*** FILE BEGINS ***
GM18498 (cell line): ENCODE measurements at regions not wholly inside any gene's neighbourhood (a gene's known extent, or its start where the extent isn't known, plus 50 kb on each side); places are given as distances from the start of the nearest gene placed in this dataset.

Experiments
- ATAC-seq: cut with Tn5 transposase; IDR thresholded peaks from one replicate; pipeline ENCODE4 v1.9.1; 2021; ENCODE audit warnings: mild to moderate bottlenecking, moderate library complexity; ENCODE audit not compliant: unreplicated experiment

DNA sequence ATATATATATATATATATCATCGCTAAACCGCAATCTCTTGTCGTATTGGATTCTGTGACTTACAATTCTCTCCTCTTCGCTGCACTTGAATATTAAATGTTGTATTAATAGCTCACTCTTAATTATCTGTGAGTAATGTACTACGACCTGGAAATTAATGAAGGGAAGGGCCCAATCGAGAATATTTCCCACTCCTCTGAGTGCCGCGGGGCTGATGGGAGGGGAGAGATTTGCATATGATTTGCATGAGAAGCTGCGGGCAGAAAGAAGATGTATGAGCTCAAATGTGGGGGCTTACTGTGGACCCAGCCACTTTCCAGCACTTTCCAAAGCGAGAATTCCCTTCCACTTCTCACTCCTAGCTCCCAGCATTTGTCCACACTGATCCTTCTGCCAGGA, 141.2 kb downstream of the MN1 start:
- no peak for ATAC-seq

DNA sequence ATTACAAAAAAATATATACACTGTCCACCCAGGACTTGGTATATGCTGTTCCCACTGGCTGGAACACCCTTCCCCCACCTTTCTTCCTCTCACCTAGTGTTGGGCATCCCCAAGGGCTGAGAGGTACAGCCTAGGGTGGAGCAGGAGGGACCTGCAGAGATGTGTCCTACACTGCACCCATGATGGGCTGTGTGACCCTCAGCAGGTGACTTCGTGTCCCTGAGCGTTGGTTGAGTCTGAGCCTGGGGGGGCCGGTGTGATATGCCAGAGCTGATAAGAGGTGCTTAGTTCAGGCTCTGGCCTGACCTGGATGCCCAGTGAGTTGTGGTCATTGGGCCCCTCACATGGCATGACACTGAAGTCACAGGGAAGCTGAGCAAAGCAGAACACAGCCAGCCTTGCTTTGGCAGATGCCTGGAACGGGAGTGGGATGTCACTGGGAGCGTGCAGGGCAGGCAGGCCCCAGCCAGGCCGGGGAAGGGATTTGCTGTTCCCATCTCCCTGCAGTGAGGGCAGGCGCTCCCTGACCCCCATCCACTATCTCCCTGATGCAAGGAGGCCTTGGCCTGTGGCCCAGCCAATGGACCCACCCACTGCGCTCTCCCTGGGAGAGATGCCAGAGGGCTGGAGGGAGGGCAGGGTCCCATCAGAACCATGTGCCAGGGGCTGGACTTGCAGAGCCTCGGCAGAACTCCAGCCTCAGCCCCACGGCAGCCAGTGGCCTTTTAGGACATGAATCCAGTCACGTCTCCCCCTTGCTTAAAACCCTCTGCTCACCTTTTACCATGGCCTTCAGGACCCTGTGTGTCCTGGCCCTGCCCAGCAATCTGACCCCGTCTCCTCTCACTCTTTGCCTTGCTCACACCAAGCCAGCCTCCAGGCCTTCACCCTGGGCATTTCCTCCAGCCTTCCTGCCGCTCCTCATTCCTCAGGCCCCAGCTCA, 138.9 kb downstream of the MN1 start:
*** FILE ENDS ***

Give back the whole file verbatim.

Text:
GM18498 (cell line): ENCODE measurements at regions not wholly inside any gene's neighbourhood (a gene's known extent, or its start where the extent isn't known, plus 50 kb on each side); places are given as distances from the start of the nearest gene placed in this dataset.

Experiments
- ATAC-seq: cut with Tn5 transposase; IDR thresholded peaks from one replicate; pipeline ENCODE4 v1.9.1; 2021; ENCODE audit warnings: mild to moderate bottlenecking, moderate library complexity; ENCODE audit not compliant: unreplicated experiment

DNA sequence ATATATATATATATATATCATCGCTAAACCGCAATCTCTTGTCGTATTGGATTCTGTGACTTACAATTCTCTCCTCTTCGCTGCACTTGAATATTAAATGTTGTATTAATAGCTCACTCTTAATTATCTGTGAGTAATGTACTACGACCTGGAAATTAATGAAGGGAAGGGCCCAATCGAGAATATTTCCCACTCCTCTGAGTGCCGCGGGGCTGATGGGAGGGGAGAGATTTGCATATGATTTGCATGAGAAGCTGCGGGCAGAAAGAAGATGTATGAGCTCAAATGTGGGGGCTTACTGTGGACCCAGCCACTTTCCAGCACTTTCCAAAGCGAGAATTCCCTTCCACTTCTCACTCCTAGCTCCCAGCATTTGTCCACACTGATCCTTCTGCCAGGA, 141.2 kb downstream of the MN1 start:
- no peak for ATAC-seq

DNA sequence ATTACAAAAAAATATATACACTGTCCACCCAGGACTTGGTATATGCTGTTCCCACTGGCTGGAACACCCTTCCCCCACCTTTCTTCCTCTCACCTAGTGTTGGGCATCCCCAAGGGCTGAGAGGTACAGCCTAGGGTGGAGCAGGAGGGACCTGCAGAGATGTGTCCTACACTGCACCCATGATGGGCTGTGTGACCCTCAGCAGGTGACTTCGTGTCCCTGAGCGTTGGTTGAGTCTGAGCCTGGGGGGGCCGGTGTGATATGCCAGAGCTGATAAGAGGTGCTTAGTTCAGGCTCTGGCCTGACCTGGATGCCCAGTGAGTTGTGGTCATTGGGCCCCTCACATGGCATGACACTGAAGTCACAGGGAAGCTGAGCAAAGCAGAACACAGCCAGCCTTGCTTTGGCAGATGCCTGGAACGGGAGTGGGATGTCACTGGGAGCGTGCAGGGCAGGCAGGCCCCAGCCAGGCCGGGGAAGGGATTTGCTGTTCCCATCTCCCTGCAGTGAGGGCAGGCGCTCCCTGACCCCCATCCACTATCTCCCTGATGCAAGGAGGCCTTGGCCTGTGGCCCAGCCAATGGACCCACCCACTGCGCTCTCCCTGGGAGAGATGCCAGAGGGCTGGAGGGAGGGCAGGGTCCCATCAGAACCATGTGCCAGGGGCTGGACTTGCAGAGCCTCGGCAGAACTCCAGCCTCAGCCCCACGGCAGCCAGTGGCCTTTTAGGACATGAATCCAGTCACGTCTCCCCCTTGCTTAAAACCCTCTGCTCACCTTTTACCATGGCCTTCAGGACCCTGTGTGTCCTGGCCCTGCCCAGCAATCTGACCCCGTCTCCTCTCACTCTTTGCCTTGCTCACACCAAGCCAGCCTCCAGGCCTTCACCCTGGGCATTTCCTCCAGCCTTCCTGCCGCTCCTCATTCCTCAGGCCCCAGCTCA, 138.9 kb downstream of the MN1 start: